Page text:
Matthew Brannon

American, b. 1971

Greenwich Village 1965, 2012, acrylic and enamel on canvas and linen, 48 x 42 inches


Matthew Brannon is best known for his letterpress and screen prints of incongruous combinations of images and text. His work exudes a subtle, stripped-down aesthetic, evoking mass production and marketing design. In keeping with his thematic interest in pathology and personal struggle. Brannon’s pictorial simplicity, often executed in few colors and with meticulous attention to symmetry and balance.

The imagery and objects rendered allude to the mass consumerism that rapidly developed the ‘40s and ‘50s)in a resounding response to pop cultural idioms provided by television, film, advertisements, and literature. In much of the work there is a playful duality. One of Brannon’s desires is to destabilize perception and allow for multiple interpretations within non-linear compositions of diverging pictorial and temporal elements. The artist is quoted as saying:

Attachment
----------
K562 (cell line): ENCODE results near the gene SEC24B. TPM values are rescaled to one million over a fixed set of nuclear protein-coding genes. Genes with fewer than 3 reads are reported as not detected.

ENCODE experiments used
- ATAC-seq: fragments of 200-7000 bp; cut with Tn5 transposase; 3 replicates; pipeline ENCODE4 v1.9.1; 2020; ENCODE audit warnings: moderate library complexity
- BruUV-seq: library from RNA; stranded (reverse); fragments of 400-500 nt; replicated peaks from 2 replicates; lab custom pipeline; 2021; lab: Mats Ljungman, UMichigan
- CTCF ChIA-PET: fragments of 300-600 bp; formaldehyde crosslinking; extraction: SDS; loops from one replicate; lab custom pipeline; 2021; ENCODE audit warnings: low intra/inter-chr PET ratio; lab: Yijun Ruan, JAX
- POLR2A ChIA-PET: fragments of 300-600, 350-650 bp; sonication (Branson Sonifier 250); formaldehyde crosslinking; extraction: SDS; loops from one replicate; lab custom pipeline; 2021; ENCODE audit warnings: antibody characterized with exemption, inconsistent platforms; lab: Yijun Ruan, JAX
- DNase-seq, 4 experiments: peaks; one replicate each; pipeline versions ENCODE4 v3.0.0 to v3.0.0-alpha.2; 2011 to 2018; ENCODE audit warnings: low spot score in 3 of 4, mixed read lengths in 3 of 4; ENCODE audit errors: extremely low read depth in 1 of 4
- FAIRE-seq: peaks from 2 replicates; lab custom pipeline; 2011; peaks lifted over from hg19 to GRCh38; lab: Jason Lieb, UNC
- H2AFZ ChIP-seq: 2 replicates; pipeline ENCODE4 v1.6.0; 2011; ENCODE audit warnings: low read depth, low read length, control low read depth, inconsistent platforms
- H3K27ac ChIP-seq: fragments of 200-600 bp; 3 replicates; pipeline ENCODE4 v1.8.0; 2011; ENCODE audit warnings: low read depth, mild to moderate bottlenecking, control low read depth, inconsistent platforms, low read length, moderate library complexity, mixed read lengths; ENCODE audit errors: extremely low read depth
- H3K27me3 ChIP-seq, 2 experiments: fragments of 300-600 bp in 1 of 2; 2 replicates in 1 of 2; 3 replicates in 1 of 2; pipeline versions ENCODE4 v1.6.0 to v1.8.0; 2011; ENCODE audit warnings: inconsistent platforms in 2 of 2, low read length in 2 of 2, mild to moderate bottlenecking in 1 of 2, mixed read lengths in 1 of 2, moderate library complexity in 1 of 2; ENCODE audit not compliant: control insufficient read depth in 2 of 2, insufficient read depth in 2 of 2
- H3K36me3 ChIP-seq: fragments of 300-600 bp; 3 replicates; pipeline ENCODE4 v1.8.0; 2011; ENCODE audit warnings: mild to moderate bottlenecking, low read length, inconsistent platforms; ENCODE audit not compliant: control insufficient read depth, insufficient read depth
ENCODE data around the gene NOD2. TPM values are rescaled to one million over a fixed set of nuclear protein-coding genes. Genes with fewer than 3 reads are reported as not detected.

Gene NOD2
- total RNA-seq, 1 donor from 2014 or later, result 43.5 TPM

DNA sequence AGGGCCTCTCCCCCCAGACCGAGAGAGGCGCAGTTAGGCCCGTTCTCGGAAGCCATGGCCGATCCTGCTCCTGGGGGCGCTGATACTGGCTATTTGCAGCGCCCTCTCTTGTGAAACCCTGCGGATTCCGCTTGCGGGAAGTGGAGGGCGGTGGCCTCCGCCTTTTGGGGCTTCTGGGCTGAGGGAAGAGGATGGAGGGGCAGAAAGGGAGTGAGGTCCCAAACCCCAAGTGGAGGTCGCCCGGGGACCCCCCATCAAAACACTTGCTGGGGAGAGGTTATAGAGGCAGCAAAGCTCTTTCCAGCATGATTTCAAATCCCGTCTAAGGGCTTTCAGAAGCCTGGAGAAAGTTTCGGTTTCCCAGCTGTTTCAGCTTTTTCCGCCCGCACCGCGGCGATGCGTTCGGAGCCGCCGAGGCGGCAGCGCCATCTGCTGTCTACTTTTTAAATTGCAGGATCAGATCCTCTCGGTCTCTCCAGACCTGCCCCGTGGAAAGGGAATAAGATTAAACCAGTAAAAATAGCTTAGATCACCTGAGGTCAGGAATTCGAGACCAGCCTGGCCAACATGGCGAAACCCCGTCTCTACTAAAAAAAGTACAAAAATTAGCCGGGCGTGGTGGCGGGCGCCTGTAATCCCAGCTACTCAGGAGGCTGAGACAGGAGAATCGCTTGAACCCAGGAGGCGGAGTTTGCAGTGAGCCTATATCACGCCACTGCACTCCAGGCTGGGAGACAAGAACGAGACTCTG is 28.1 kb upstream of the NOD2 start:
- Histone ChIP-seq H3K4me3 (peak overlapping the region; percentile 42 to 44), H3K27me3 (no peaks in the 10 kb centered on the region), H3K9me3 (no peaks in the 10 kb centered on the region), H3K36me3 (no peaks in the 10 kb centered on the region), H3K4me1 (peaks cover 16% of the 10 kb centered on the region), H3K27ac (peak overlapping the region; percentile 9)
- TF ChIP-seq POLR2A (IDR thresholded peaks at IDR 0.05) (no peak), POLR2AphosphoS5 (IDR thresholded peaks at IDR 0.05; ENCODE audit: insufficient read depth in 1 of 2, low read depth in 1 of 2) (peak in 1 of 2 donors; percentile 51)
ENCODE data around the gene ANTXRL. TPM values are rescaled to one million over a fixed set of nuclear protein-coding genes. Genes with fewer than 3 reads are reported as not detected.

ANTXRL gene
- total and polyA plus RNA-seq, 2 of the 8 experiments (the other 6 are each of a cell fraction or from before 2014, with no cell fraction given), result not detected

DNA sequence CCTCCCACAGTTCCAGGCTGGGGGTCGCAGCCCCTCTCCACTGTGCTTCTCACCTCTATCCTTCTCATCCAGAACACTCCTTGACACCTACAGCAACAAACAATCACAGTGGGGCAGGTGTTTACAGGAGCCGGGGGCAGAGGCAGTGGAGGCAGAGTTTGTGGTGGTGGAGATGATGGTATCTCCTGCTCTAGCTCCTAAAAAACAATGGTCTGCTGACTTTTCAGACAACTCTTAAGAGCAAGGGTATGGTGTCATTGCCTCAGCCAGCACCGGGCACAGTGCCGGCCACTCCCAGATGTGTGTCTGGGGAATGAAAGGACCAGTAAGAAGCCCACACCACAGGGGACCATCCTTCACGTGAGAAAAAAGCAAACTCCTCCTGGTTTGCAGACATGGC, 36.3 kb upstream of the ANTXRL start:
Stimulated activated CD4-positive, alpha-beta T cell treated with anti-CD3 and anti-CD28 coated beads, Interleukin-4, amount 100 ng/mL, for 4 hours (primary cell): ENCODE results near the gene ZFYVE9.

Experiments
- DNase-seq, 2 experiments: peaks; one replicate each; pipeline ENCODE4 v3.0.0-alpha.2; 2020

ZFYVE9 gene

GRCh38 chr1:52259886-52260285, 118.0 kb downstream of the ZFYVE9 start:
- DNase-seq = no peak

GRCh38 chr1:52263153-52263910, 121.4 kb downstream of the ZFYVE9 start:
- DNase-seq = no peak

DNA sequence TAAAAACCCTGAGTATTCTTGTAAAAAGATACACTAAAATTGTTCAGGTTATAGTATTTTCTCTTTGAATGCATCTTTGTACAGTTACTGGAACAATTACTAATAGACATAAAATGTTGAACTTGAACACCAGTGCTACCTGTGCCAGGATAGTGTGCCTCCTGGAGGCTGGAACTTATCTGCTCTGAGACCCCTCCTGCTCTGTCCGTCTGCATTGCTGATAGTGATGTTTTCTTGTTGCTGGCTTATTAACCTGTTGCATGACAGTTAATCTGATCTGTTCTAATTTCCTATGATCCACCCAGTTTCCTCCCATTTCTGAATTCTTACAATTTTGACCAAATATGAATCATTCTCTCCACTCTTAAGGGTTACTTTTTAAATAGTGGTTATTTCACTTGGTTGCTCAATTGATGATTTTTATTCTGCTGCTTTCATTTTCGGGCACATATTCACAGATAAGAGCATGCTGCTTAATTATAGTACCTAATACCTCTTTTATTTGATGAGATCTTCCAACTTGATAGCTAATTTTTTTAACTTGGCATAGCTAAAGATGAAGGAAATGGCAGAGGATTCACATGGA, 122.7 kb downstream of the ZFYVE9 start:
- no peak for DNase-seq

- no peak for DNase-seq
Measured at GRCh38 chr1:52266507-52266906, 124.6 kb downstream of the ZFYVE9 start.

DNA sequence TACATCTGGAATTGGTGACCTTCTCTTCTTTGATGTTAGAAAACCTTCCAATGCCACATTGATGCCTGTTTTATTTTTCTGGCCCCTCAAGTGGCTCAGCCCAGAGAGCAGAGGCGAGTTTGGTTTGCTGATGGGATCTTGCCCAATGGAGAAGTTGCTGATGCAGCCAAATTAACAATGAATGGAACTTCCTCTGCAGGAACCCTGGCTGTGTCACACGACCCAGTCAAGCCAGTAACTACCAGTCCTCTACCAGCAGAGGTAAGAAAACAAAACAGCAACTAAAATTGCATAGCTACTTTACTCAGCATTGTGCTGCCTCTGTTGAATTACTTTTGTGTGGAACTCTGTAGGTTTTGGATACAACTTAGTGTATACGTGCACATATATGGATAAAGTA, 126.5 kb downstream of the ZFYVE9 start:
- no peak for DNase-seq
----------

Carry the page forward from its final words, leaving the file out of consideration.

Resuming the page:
“I’m very conscious of their traditional qualities. When I began my career, it occurred to me that most artists make conservative versions of radical art. So I decided that one of my goals would be to make radical versions of conservative art. I hope this somehow applies to the paintings.”